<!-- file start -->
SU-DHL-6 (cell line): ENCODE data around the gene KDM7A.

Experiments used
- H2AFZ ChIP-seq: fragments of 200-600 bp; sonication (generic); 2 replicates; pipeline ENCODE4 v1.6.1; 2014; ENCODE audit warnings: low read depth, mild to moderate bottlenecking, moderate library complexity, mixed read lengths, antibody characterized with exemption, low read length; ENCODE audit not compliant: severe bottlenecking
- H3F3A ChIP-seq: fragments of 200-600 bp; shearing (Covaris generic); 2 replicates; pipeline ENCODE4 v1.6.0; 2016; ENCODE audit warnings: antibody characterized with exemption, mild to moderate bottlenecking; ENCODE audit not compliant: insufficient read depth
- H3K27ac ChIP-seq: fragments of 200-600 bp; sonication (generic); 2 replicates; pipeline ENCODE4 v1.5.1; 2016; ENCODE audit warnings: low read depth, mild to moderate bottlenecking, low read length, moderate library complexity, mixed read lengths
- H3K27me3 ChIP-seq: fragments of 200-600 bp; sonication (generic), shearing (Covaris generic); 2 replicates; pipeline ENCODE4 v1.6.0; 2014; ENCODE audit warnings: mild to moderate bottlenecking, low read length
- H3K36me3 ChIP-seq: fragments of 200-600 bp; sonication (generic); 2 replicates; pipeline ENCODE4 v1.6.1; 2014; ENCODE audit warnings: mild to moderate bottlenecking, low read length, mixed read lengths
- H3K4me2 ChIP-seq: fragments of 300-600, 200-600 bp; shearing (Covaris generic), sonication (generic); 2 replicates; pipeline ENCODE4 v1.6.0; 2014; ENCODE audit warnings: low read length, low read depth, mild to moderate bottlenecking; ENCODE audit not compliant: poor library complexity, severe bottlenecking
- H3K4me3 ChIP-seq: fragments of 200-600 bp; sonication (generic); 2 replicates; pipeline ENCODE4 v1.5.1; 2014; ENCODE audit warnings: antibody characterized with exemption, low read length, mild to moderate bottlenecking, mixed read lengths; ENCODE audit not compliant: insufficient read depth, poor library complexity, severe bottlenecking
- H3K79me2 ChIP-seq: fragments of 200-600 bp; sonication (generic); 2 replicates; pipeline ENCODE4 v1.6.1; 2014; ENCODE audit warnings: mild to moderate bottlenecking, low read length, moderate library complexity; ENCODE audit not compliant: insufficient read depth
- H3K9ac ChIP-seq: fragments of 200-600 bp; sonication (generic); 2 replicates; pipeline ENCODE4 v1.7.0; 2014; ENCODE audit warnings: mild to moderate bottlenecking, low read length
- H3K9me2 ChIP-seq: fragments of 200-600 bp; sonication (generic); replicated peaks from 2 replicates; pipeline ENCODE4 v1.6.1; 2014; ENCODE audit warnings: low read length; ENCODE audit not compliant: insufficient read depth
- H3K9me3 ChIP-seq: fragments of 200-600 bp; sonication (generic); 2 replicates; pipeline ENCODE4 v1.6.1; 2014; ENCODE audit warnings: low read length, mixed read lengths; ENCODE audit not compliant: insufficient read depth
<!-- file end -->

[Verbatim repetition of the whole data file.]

SU-DHL-6 (cell line): ENCODE data around the gene KDM7A.

Experiments used
- H2AFZ ChIP-seq: fragments of 200-600 bp; sonication (generic); 2 replicates; pipeline ENCODE4 v1.6.1; 2014; ENCODE audit warnings: low read depth, mild to moderate bottlenecking, moderate library complexity, mixed read lengths, antibody characterized with exemption, low read length; ENCODE audit not compliant: severe bottlenecking
- H3F3A ChIP-seq: fragments of 200-600 bp; shearing (Covaris generic); 2 replicates; pipeline ENCODE4 v1.6.0; 2016; ENCODE audit warnings: antibody characterized with exemption, mild to moderate bottlenecking; ENCODE audit not compliant: insufficient read depth
- H3K27ac ChIP-seq: fragments of 200-600 bp; sonication (generic); 2 replicates; pipeline ENCODE4 v1.5.1; 2016; ENCODE audit warnings: low read depth, mild to moderate bottlenecking, low read length, moderate library complexity, mixed read lengths
- H3K27me3 ChIP-seq: fragments of 200-600 bp; sonication (generic), shearing (Covaris generic); 2 replicates; pipeline ENCODE4 v1.6.0; 2014; ENCODE audit warnings: mild to moderate bottlenecking, low read length
- H3K36me3 ChIP-seq: fragments of 200-600 bp; sonication (generic); 2 replicates; pipeline ENCODE4 v1.6.1; 2014; ENCODE audit warnings: mild to moderate bottlenecking, low read length, mixed read lengths
- H3K4me2 ChIP-seq: fragments of 300-600, 200-600 bp; shearing (Covaris generic), sonication (generic); 2 replicates; pipeline ENCODE4 v1.6.0; 2014; ENCODE audit warnings: low read length, low read depth, mild to moderate bottlenecking; ENCODE audit not compliant: poor library complexity, severe bottlenecking
- H3K4me3 ChIP-seq: fragments of 200-600 bp; sonication (generic); 2 replicates; pipeline ENCODE4 v1.5.1; 2014; ENCODE audit warnings: antibody characterized with exemption, low read length, mild to moderate bottlenecking, mixed read lengths; ENCODE audit not compliant: insufficient read depth, poor library complexity, severe bottlenecking
- H3K79me2 ChIP-seq: fragments of 200-600 bp; sonication (generic); 2 replicates; pipeline ENCODE4 v1.6.1; 2014; ENCODE audit warnings: mild to moderate bottlenecking, low read length, moderate library complexity; ENCODE audit not compliant: insufficient read depth
- H3K9ac ChIP-seq: fragments of 200-600 bp; sonication (generic); 2 replicates; pipeline ENCODE4 v1.7.0; 2014; ENCODE audit warnings: mild to moderate bottlenecking, low read length
- H3K9me2 ChIP-seq: fragments of 200-600 bp; sonication (generic); replicated peaks from 2 replicates; pipeline ENCODE4 v1.6.1; 2014; ENCODE audit warnings: low read length; ENCODE audit not compliant: insufficient read depth
- H3K9me3 ChIP-seq: fragments of 200-600 bp; sonication (generic); 2 replicates; pipeline ENCODE4 v1.6.1; 2014; ENCODE audit warnings: low read length, mixed read lengths; ENCODE audit not compliant: insufficient read depth